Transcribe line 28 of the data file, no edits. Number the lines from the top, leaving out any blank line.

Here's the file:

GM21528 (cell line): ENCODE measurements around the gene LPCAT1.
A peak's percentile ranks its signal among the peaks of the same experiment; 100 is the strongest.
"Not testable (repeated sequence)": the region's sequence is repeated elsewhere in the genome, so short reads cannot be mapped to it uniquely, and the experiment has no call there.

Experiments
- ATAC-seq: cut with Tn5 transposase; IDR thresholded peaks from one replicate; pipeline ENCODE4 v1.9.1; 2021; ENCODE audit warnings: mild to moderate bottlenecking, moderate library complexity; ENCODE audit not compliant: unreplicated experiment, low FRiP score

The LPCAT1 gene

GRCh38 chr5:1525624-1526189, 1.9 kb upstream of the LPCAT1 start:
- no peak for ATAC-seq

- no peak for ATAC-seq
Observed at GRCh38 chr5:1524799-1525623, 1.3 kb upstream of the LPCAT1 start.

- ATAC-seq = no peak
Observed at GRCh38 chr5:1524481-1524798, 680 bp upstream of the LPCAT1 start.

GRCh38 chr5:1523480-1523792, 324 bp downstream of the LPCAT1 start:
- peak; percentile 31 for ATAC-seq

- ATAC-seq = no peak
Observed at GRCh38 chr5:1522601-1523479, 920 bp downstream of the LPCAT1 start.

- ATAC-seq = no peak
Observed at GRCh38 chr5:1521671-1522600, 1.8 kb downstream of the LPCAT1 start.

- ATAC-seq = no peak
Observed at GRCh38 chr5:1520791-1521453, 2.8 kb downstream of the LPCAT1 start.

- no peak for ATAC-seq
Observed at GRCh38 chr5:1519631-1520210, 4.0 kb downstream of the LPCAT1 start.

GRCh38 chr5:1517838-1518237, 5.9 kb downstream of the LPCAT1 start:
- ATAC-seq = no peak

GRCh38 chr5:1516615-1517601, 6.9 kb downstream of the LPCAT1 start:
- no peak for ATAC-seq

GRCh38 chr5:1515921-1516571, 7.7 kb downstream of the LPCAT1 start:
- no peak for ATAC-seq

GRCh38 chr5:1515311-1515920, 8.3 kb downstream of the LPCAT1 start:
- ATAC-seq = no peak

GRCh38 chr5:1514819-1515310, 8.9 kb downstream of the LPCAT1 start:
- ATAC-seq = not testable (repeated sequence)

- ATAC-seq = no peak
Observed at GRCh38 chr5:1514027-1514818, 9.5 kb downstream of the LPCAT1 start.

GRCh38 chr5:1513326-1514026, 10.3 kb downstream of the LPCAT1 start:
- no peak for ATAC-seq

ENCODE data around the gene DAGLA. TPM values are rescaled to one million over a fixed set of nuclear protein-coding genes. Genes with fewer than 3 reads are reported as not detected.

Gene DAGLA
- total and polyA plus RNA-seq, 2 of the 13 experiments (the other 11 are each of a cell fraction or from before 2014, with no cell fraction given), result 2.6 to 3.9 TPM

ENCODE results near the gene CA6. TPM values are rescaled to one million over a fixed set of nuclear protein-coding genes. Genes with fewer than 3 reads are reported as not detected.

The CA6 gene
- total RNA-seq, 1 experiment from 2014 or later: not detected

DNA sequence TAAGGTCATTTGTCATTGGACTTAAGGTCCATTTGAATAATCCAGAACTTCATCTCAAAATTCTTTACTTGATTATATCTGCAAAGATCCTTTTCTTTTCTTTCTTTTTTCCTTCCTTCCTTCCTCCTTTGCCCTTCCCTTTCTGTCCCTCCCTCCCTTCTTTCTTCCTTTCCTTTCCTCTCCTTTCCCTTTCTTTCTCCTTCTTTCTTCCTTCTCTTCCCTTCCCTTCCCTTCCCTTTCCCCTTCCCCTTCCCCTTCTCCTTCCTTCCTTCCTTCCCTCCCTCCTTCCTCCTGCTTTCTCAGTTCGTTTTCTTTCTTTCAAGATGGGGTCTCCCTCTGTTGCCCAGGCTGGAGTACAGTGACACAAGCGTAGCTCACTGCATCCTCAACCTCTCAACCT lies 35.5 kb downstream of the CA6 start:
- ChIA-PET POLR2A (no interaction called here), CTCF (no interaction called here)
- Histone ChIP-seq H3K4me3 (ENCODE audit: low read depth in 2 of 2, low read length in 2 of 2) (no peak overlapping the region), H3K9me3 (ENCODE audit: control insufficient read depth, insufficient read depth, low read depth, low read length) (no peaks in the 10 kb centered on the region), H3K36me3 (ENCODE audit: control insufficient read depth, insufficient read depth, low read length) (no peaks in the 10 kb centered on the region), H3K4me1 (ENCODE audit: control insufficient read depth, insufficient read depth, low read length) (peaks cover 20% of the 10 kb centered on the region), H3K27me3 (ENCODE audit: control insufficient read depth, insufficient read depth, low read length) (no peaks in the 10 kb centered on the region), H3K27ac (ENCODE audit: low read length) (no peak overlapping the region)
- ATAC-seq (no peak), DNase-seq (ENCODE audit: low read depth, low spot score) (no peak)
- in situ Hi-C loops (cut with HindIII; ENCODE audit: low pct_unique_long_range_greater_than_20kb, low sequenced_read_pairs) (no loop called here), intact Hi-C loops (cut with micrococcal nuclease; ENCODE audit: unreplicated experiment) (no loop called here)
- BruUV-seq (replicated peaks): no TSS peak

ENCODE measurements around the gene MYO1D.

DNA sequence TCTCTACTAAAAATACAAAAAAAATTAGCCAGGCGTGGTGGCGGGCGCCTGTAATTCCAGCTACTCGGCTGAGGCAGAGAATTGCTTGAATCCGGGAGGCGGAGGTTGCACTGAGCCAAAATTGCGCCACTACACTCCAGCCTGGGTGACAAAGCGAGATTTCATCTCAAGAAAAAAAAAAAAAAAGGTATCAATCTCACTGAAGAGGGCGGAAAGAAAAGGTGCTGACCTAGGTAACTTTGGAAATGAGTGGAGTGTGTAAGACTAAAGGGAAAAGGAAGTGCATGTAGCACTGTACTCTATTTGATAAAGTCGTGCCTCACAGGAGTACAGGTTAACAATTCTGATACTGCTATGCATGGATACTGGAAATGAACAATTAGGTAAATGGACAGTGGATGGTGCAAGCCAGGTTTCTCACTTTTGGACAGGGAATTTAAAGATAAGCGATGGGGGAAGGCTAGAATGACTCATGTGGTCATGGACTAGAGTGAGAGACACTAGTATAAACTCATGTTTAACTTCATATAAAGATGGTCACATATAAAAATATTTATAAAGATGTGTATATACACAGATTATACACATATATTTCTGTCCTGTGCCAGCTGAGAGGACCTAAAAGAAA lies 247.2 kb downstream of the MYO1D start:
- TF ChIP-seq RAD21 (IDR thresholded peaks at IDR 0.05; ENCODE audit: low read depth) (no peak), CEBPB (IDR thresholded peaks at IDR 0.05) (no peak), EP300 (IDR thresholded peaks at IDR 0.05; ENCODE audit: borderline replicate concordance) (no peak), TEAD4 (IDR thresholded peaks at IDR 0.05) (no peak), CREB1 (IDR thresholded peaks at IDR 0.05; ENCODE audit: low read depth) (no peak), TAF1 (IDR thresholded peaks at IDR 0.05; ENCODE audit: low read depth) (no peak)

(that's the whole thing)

- no peak for ATAC-seq